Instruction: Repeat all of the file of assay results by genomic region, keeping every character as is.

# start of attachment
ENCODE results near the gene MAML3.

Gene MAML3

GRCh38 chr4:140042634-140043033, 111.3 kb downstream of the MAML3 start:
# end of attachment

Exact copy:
ENCODE results near the gene MAML3.

Gene MAML3

GRCh38 chr4:140042634-140043033, 111.3 kb downstream of the MAML3 start: